Stunting and the microbiome Stunting (low growth for age) affects > 20% of children across the globe and has major impact on the brain, on health, and on opportunities for success in life. The precise mechanism of stunting has remained elusive. Sanitation and diet diversity play a role but targeted interventions in these areas have had less impact than hoped for. Jeff Gordon from WashU has spent the last decade exploring the relationship between stunting and the microbiome, and now his group reports on a study that shows a clear

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Coronavirus and more: An opinionated take on NEJM highlights for January/February 2020

Keeping up with COVID-19 It’s not easy for a refereed weekly print periodical to keep up with an epidemic that evolves on a daily basis, but the NEJM is doing its best and all articles are free on-line. Most interesting beyond the description of the initial cluster in Wuhan are: (1) the first US case was quite severe and the patient received the antiviral remdesivir (was in development by Gilead for Ebola, but showing activity against coronaviruses) – it is now in testing in China; (2) the rigorous documentation of

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An opinionated take on NEJM highlights for April 2018

Are we nearing an asymptote with implantable cardiac pumps? Severe heart failure is common, and spare hearts for transplant are rare, which has led to the development of implantable mechanical alternatives. In the last few decades, progress has been immense, and in the latest installment of a 3rd (4th?) generation pump, outcomes have reached a level where survival of several years is the rule. Still, at every iteration incremental improvement is less, and performance remains well behind what happens with transplant in terms of complications such as infection, stroke, or

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A golden age for gene therapy: an opinionated take on NEJM highlights for December 2017

Successes in gene therapy for hemophilia B and A Hemophilia A and B are X-linked genetic diseases which prevents the formation of functional coagulant factors VII and IX respectively and cause a propensity to bleeding in about 20,000 people in just the US. The standard of care of intravenous administration of recombinant factors is effective but also burdensome, expensive, and does not fully prevent the disabling sequellae of the disease caused by repeated bleeding in the joints. A possible cure is to deliver a functional copy of the defective gene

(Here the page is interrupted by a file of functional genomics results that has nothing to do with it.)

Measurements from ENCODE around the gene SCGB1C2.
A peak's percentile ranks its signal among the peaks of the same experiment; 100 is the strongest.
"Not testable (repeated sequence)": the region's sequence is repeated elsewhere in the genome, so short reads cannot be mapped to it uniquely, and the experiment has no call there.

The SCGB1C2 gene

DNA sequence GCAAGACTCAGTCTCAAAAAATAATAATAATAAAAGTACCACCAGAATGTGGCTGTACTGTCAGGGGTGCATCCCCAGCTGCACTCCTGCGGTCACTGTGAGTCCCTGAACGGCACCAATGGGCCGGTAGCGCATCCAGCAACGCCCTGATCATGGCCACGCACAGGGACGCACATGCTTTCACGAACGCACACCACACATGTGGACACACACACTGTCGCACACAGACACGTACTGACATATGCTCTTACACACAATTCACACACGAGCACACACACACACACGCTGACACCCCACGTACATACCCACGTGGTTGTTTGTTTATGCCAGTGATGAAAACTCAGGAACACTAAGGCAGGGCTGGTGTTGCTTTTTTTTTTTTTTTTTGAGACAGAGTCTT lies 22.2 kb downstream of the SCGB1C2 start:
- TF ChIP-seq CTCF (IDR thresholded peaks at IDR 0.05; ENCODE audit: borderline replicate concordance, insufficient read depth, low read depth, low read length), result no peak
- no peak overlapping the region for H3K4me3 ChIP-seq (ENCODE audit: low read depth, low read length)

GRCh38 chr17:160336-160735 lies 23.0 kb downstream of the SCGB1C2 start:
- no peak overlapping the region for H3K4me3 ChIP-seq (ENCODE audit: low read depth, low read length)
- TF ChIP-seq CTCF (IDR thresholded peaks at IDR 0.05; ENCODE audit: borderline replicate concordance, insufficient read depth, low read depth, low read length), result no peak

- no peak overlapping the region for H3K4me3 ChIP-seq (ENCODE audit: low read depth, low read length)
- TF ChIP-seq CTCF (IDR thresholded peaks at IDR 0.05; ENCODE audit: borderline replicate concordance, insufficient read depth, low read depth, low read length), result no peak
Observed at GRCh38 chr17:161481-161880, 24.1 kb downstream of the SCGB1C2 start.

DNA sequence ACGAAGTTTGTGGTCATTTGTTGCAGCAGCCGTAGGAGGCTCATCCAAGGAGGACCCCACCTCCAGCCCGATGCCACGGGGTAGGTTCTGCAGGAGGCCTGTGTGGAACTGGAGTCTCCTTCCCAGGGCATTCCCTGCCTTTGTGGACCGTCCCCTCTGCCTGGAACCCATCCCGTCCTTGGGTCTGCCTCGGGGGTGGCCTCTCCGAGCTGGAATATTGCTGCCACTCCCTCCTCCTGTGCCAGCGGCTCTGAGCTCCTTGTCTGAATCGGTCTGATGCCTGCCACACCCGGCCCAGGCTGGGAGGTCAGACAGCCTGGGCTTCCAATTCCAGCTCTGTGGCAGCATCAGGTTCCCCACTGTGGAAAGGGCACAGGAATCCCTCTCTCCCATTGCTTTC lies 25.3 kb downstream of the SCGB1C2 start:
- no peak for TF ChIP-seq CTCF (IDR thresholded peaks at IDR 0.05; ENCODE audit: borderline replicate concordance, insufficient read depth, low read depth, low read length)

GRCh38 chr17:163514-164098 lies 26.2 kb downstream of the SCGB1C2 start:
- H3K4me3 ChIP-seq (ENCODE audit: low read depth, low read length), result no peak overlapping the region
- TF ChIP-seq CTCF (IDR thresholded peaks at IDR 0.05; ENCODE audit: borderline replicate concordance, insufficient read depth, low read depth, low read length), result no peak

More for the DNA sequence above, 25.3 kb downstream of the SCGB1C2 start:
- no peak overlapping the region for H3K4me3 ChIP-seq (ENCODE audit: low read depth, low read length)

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Gene therapy, headaches, and tattoos: an opinionated take on NEJM highlights for November 2017

Two new therapies against a horrible congenital disease – but trouble ahead on pricing… Spinal Muscular Atrophy (SMA) is a genetic disease that declares itself at a few months of age, and typically leads to death before the second birthday. Two studies for two different therapies are reported in the Journal. First, the final results for a phase 3 placebo-controlled trial studying nusinersen (Spinraza, Sarepta, approved by FDA Dec 2016) therapy which involves monthly injections into the infant’s spine of an RNA-based drug. These show a clear beneficial effect over

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Regeneration and mitigation: an opinionated take on NEJM highlights for March 2017

Gene therapy for sickle cell disease Typical diseases targeted by gene therapy are those for which there is a defect that prevents the production of a functional protein needed for normal life; remediation is achieved by inserting functioning copies of the gene, and fortunately, it is usually the case that expression at a low level is sufficient to greatly improve outcomes. The situation is different in sickle cell where the defective hemoglobin is actually harmful, and where success of gene therapy requires not only production normal hemoglobin, but replacement of